I could hardly put this book down, and that's saying a lot since I have previously read it two times. Karigan G'ladheon has faced life threatening chaI could hardly put this book down, and that's saying a lot since I have previously read it two times. Karigan G'ladheon has faced life threatening challenges since she ran away from bullies at her boarding school and I can't help but cheer for her.
The lands of Sacoridia are bounded by magical D'Yer Wall that has stood for a thousand years. It has served to keep the nightmare creatures of Kanmorhan Vane out, but the Gray One has breached the wall. I had hoped that the wall would be more involved in this story, but that comes in future books. The Green Riders are the main theme. They are the legendary couriers of the lands, though their reputation has tarnished over the centuries and their role in the liberation from evil has been forgotten.
This book has many of the features I look for in a good book. A strong female character, a good cast to support her, magic that keeps me guessing and a wonderful setting. The land of Sacoridia is realistic in many ways, yet the possibility of magic adds numerous twists. I had one problem with this created world. The road that Karigan travels from school to the capital city is impossibly long compared to those travelled by he father. Unfortunately there is no map of the lands included in the book, so I have to imagine that the route she took was the 'milk run' that passed through all the out of the way towns.
Karigan does a lot of growing up in this coming of age story. From school girl to respected Green Rider, she faces challenges that might have thwarted vastly more experienced adults. True to form for a teenager, she says she wants travel and adventure and then when she's presented with it, all she wants to go is go home.
I first read this book shortly after it was published in 1998 and I feel that it still reads well for a debut novel. If it were to be published now it would probably fit in the YA category. The story continues in First Rider's Call. ...more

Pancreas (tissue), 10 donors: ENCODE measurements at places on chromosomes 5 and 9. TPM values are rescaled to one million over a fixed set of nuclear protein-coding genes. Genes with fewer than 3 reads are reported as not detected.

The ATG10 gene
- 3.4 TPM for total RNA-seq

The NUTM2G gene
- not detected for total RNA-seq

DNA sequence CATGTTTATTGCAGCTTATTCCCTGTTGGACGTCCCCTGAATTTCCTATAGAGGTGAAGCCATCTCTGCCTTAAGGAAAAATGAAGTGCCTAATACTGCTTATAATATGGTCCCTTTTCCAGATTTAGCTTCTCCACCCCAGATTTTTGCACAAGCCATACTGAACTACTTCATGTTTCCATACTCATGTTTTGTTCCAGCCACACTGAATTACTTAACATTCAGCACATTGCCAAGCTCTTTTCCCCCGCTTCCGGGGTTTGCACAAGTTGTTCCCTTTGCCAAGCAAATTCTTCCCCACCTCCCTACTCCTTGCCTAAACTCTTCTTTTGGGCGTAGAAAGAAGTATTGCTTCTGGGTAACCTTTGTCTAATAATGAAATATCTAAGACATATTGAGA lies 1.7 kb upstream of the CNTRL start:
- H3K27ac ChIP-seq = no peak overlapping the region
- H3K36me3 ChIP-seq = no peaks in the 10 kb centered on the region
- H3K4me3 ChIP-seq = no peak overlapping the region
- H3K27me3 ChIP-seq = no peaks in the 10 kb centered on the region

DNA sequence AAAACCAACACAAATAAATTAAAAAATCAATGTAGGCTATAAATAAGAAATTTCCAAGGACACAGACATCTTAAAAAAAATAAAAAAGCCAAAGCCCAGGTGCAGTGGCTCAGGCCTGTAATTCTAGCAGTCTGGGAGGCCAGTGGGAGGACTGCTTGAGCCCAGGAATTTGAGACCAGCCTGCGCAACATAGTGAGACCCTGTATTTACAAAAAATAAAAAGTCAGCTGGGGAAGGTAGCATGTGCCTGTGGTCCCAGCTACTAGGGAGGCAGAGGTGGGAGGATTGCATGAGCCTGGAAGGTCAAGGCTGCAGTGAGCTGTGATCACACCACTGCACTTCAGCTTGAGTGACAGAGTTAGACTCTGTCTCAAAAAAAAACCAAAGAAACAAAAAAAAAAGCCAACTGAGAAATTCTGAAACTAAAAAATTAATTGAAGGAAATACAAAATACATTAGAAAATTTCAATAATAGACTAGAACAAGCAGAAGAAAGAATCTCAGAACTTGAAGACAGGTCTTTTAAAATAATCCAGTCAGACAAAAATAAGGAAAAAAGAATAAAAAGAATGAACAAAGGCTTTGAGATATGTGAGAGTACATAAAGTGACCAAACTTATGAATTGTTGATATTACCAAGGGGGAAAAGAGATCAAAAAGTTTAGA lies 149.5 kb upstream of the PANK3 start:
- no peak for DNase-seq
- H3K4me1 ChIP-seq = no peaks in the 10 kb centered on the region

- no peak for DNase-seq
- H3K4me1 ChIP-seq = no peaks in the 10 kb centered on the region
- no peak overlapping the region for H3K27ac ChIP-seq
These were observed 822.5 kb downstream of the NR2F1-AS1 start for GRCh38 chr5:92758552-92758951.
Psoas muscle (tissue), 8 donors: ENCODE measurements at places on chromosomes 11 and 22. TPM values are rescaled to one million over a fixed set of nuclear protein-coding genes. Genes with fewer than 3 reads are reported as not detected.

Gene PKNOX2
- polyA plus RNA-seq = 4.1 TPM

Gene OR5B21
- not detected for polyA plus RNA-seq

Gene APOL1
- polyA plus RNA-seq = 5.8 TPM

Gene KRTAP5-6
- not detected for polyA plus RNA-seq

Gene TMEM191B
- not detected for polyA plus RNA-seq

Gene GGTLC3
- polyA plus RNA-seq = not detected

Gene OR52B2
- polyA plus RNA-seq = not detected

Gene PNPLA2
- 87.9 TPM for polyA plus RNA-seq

This is the quality zombie inspired novel that I have been waiting for. Many books of the walking dead tell of mindless killers roaming every where wrThis is the quality zombie inspired novel that I have been waiting for. Many books of the walking dead tell of mindless killers roaming every where wrecking havoc. These serve as the backdrop to some other story about the survivors. In this series, they are integral to the entire plot, not their activites, but how they are perceived and how they are treated.
Benny Imura barely remembers life before First Night. That was the night everything changed, when the dead no longer stayed dead. He's been living with his brother in a fenced community and now that he's fifteen, he's required to train for a job. He tries many jobs, but none of them suit. He finally decides to do the last thing he said he'd ever do, to continue in the family business of zombie killer. That means spending days on end with his older brother Tom, who he views as a coward.
As the training progresses, Benny starts to see Tom in a whole new light. He also learns much more about the world he thought he knew.
Through this story, author Jonathan Maberry considers the many ways that the survivors deal with the zombies from outright slaughter, to a compassionate approach that recalls that the zombies were once their family members, friends and neighbours. He also looks at the variety of communities that have sprung up, several of them were not ones that I would have considered at all.
This book is well written and should appeal to it's target YA audience. I am looking forward to reading the further books in the in the series. ...more